It's a given that we spend much of our youth lost behind music for any number of reasons: be it out of boredom or a desire to fit in with our peers, or because some of us are looking from an escape from the world around us. It was no different for Aisha Chaouche, who turned to music early in her life to cope with a traumatic childhood.

Describing her father as being "very aggressive" and not "a good character", her parents eventually divorced, but not before the experience left an impression on Chaouche. She was taken out of school and was living in virtual isolation in the mountains in Wales. The sense of disconnect only added to the confusion of coming to terms with her youth and family life and she sought refuge behind her mother's piano.

Having found a natural gift for creating music, she decided to make a career out of it and eventually moved to Bristol where she briefly studied at BIMM music college. She soon dropped out to focus on writing and recording her own music and eventually decided to record an album. Having her childhood experiences as a source of inspiration, she released a couple of singles and quickly followed that with her debut, Safe.

It's a self referential title but also a very fitting one. "The overarching theme of my songs is "healing" she writes about Safe. "Collectively my songs contribute to a greater understanding of particular issues I found overbearing and traumatizing as a child and young adult. Each song is dedicated to a memory or experience that has come from a negative source that’s ultimately been turned into a strength."

For an album that deals with topics as serious as abandonment and trust, mental illness, letting go and trust, Safe is a surprisingly uplifting experience. Though it was likely difficult for Chaouche reliving those experiences while challenging them into her music, it was obviously a cathartic experience. She never allows the tension or heartbreak to be the focus, instead working through those emotions towards closure and acceptance.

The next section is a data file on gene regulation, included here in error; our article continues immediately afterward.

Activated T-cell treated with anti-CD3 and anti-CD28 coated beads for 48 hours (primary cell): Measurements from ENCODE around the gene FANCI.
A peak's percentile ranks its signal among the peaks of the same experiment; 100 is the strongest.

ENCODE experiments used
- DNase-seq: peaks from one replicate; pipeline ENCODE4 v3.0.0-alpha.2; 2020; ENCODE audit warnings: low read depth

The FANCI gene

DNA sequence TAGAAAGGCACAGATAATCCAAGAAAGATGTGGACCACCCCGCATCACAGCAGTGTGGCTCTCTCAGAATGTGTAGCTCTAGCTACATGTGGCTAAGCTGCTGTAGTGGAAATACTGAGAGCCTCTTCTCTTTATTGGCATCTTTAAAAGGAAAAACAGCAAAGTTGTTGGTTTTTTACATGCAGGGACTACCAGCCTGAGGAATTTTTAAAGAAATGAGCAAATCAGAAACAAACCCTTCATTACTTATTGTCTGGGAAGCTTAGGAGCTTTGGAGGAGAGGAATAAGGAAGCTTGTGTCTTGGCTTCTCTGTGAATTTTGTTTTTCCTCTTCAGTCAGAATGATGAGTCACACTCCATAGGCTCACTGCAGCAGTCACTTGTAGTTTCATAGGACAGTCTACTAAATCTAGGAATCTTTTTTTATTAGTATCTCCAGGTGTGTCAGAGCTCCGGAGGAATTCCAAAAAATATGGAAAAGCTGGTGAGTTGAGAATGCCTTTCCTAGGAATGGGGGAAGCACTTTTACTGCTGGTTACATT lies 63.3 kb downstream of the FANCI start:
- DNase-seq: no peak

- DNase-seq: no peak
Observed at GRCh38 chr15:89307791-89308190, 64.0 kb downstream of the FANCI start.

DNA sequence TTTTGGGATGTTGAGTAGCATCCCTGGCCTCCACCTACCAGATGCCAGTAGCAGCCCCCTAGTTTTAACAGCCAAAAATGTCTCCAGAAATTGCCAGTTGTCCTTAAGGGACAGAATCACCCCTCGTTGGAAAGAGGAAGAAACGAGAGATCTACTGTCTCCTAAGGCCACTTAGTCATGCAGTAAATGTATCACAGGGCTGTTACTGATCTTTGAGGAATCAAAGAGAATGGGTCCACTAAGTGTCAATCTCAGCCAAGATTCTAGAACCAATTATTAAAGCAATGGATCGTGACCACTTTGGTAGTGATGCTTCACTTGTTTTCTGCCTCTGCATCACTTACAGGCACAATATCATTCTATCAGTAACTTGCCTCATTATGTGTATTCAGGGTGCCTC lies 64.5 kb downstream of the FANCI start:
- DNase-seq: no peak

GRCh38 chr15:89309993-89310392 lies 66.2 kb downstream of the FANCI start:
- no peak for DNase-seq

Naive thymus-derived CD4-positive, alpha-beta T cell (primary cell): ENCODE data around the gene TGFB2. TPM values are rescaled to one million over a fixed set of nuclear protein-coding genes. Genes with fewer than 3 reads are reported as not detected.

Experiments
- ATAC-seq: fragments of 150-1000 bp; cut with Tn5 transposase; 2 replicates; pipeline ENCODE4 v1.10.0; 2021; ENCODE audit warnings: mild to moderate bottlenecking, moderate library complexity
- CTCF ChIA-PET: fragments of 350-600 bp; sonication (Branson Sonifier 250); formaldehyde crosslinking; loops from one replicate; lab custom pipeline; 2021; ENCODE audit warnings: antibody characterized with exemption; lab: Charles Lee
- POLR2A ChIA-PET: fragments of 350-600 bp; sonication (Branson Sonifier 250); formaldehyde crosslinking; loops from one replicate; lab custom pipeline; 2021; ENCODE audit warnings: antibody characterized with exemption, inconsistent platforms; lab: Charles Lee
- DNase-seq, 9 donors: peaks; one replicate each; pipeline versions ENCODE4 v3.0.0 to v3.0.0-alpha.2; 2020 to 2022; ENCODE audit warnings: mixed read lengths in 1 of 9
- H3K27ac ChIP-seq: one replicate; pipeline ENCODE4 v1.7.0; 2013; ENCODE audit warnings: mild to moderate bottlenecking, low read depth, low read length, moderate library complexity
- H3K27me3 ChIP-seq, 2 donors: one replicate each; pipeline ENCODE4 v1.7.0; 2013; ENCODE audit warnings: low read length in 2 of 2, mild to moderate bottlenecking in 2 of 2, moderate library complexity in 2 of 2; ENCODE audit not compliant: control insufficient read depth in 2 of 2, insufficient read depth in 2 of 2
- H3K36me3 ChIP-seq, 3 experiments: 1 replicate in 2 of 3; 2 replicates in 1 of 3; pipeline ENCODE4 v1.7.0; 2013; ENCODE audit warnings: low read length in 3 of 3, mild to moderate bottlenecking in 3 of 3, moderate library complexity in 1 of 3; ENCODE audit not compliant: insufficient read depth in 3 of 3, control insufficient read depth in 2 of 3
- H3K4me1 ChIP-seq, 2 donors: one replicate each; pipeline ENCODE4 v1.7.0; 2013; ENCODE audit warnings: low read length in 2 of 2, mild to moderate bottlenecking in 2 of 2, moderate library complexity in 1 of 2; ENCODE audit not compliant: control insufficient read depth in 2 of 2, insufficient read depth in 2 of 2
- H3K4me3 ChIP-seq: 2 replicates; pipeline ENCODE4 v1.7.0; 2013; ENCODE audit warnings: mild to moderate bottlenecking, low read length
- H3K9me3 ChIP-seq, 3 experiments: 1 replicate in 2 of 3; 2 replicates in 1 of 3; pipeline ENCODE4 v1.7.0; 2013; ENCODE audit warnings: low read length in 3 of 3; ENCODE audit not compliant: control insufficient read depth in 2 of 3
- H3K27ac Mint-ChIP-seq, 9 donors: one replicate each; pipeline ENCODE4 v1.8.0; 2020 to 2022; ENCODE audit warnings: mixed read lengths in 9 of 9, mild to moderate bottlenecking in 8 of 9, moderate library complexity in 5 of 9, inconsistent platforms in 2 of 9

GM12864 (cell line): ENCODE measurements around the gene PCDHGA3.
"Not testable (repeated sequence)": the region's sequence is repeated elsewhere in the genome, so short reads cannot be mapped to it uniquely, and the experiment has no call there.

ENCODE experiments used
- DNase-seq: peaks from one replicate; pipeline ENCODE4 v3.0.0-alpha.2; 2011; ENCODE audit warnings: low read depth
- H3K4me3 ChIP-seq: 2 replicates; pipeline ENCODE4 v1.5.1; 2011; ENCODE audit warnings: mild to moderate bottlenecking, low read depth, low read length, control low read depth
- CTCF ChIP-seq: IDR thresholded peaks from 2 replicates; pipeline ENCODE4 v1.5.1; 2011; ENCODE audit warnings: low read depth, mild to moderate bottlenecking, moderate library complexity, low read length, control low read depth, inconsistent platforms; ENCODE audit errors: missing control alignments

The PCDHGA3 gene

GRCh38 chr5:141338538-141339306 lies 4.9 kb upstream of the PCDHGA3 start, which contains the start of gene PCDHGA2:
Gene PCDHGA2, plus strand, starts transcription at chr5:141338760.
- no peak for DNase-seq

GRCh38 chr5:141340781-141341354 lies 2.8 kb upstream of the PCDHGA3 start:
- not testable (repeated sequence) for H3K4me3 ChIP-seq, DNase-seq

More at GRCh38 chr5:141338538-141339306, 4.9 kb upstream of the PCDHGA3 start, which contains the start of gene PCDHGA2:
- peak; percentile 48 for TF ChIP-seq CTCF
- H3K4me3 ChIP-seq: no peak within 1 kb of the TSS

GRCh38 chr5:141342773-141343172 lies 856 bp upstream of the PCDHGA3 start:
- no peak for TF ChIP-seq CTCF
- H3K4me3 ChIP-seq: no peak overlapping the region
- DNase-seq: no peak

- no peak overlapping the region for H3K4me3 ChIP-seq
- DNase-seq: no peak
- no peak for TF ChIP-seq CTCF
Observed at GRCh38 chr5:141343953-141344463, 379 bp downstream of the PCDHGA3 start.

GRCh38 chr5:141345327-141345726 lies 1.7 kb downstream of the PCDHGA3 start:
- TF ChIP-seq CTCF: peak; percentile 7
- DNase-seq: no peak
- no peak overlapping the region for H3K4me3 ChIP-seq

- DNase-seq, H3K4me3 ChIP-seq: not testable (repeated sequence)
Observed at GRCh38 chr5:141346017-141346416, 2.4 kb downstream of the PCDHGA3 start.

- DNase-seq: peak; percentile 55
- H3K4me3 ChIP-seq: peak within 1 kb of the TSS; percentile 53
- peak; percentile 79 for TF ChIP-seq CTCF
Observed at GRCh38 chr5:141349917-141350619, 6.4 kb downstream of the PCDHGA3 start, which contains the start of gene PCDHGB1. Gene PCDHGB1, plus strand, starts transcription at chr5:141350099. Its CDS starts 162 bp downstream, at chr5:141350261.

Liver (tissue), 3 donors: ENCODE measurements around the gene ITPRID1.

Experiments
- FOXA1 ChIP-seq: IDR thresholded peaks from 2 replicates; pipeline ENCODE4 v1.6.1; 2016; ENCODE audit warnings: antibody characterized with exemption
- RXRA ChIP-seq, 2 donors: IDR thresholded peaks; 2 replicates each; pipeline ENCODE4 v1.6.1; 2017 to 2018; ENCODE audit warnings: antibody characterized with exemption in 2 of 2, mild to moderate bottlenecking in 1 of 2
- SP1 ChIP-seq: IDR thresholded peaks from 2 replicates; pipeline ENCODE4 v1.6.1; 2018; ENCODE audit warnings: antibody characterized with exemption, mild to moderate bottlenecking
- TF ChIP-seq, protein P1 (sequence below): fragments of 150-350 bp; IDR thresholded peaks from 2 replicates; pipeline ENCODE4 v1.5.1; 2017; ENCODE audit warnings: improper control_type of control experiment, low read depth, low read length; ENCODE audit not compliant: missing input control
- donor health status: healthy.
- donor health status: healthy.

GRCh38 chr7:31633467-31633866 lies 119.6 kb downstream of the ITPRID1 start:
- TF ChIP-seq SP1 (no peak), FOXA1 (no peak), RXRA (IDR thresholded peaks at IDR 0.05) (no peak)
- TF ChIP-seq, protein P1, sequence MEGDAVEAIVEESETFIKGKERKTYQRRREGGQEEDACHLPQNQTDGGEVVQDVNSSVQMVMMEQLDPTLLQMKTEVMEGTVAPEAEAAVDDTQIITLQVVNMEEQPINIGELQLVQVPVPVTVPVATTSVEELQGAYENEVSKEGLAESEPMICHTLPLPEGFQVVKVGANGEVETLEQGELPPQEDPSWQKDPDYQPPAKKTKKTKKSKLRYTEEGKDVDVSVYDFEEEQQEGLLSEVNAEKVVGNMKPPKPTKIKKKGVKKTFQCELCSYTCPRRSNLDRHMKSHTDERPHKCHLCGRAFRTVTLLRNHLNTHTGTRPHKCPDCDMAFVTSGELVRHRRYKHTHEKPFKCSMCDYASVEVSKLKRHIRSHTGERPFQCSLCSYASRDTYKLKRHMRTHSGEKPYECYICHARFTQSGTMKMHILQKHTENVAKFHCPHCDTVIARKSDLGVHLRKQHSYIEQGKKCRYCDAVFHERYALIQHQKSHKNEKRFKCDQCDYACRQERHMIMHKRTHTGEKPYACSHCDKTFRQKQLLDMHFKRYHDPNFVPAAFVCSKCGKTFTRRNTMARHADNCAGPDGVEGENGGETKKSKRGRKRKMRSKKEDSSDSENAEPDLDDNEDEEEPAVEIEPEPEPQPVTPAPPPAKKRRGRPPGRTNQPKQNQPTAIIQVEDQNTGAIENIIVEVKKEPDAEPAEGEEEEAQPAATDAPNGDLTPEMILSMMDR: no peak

Despite only studying for a year, her natural gift as a composer and writer are more than evident. Safe was recorded using a limitation of equipment, but the whole "less is more" approach works to her advantage and allows her natural abilities to come gleaming through. The plucked strings, minimal percussion, and layered harmonies on 'I'll Lose My Head' (inspired by mental illness) gives it an almost gospel feel with its layered harmonies providing a haunting choir effect while the title-track is stripped even further with the unsettling sound of wailing police sirens piercing the eerie stillness given off by Chaouche's otherworldly voice and gloomy piano.

Both of these songs put emphasis on how gifted of a singer she is. It's no surprise that Bjork is one of her influences but rather than pushing her vocals into far out places, she instead focuses on her power and range, having the ability to simultaniously break your heart and lift your spirits.

The key to its beauty is how restrained the music is on Safe. For all of the gorgeous and lush arrangements, the songs remain focused and uncluttered. 'So What' for example is sparsely arranged with a minimal amount of drum pads and percussion fluttering behind the warmth of her chords and soaring harmonies.

'What's Next?' builds from a fairly gentle composition to something a little more chaotic where the pianos rise and tumble with urgency and bursts of erratic percussion disrupts the otherwise serene nature and nudges everything towards a thrilling climax with Chaouche repeating the refrain "I don't need your love" that makes for an especially intense release of emotions.

Music as catharsis is nothing new and plenty of artists have documented some of the most painful (and private) experiences of their lives through music as both a means of processing them but also as a way of reaching others who are likely experiencing the same struggles as a way of letting them know they aren't alone. Chaouche takes the most heartbreaking moments of a her life one memory at a time and walks us through them to a place where resolution feels possible and hope feels within reach.